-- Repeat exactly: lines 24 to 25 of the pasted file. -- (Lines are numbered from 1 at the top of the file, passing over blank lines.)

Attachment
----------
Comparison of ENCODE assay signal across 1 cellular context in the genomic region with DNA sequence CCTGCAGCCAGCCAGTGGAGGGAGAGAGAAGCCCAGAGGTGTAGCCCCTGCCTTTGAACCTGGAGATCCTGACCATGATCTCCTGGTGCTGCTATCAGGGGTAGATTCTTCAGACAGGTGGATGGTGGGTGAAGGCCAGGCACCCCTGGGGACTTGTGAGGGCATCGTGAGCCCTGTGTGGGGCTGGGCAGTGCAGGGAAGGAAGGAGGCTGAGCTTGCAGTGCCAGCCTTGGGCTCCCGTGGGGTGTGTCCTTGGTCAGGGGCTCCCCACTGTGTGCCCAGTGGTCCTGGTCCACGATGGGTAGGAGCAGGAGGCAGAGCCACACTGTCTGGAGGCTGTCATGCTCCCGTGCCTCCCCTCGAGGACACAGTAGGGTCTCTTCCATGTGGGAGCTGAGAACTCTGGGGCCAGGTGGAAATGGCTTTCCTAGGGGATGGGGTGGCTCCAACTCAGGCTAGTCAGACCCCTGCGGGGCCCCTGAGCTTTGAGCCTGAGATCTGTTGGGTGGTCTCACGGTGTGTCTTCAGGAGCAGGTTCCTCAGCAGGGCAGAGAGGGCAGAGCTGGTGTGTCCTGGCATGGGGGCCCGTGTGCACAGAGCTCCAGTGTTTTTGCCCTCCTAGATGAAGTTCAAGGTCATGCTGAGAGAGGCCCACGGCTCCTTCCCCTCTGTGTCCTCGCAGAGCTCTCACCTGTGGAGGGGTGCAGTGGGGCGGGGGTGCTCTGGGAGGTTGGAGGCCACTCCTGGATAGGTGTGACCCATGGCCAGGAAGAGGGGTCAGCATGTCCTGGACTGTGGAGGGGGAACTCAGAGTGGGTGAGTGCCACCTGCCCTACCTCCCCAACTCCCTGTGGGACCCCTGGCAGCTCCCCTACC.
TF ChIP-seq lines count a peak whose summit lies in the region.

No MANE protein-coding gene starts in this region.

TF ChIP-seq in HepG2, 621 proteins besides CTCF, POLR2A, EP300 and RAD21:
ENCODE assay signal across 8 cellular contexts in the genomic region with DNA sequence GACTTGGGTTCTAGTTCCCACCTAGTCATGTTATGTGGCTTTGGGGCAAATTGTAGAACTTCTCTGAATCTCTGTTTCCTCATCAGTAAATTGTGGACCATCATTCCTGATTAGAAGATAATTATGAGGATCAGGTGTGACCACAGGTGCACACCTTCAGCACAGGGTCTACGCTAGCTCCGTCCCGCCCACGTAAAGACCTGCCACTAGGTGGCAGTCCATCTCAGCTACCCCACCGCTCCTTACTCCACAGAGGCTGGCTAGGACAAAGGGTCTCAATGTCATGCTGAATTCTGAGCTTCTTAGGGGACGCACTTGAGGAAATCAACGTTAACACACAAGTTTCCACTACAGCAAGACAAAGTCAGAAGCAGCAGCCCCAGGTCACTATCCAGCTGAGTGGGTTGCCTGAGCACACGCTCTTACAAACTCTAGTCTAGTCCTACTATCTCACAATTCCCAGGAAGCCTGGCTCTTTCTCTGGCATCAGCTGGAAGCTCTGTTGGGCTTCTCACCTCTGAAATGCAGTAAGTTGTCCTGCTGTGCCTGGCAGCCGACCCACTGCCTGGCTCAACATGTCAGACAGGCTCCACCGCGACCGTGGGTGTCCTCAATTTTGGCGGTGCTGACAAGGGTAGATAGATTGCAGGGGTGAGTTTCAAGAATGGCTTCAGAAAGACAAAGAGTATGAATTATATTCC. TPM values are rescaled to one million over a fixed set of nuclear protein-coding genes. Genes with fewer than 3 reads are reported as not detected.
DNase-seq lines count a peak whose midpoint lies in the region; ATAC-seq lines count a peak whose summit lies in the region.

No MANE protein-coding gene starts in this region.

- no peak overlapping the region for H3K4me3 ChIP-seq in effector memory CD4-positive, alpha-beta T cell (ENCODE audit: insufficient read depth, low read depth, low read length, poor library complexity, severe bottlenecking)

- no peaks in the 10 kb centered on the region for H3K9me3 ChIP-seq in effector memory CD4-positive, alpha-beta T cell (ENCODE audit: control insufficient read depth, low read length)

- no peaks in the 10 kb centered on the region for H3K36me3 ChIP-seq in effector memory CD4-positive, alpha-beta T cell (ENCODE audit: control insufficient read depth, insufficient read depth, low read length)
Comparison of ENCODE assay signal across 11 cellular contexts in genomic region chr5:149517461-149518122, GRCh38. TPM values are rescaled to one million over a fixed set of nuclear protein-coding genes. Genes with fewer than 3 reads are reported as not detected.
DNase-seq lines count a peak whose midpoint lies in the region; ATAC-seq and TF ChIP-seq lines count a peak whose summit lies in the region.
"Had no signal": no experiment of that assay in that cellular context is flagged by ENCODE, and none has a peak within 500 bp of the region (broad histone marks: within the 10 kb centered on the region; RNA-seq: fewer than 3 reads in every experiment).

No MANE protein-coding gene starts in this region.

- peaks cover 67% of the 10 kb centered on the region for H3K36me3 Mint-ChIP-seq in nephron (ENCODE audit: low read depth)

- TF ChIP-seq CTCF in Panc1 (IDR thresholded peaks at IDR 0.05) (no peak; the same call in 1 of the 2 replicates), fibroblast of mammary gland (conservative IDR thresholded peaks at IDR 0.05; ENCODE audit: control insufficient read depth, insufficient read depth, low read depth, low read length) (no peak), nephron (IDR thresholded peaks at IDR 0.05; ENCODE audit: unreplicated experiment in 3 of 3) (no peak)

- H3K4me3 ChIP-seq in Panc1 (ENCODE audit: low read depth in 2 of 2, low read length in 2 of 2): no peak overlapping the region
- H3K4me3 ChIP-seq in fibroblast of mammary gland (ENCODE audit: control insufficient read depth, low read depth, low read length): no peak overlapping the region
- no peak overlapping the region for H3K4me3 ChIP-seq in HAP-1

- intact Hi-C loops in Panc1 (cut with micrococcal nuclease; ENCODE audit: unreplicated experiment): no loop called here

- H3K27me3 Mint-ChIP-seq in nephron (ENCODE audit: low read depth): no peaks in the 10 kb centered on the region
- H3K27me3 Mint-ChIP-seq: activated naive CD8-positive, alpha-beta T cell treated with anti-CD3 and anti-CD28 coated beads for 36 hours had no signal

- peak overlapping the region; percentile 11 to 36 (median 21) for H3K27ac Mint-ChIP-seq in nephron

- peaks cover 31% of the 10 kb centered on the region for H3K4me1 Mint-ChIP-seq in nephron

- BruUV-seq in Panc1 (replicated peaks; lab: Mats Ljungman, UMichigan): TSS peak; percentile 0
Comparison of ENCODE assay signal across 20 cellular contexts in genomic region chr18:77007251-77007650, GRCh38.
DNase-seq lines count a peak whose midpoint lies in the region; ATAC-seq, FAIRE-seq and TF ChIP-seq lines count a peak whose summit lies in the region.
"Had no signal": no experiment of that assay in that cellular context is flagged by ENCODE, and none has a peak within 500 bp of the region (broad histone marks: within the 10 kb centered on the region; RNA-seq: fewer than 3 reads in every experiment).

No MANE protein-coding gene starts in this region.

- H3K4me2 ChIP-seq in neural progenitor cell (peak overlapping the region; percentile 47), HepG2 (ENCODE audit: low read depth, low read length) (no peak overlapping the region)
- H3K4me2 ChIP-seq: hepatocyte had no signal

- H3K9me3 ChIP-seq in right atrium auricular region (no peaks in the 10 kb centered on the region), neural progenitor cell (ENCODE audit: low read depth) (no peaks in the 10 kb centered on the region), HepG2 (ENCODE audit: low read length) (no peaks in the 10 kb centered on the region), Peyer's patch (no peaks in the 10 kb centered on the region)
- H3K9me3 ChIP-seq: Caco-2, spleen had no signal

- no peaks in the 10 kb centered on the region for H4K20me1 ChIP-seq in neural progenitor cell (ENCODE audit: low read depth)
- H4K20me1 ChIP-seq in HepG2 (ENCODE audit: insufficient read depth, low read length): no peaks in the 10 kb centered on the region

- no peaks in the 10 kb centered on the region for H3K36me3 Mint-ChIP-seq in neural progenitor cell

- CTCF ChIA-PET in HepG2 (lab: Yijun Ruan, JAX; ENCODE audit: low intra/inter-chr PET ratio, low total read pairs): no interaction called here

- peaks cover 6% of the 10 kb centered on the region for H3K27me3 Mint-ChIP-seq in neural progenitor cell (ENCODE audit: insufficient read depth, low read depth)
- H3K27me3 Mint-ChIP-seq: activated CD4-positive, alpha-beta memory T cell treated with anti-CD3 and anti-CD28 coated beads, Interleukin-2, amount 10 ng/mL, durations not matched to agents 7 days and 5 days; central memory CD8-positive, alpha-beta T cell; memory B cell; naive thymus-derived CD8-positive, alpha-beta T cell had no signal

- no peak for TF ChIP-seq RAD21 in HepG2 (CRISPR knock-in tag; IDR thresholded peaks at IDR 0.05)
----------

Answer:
- peaks cover 31% of the 10 kb centered on the region for H3K4me1 Mint-ChIP-seq in nephron

- BruUV-seq in Panc1 (replicated peaks; lab: Mats Ljungman, UMichigan): TSS peak; percentile 0